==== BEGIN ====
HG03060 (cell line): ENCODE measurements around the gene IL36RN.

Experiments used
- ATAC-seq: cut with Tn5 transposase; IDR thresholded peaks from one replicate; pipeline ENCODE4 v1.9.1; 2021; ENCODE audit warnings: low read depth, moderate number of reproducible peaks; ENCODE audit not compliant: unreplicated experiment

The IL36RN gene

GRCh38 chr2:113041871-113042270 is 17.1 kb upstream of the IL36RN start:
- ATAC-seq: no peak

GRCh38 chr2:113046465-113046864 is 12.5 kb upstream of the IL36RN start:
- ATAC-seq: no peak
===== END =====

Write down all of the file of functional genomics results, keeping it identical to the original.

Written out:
HG03060 (cell line): ENCODE measurements around the gene IL36RN.

Experiments used
- ATAC-seq: cut with Tn5 transposase; IDR thresholded peaks from one replicate; pipeline ENCODE4 v1.9.1; 2021; ENCODE audit warnings: low read depth, moderate number of reproducible peaks; ENCODE audit not compliant: unreplicated experiment

The IL36RN gene

GRCh38 chr2:113041871-113042270 is 17.1 kb upstream of the IL36RN start:
- ATAC-seq: no peak

GRCh38 chr2:113046465-113046864 is 12.5 kb upstream of the IL36RN start:
- ATAC-seq: no peak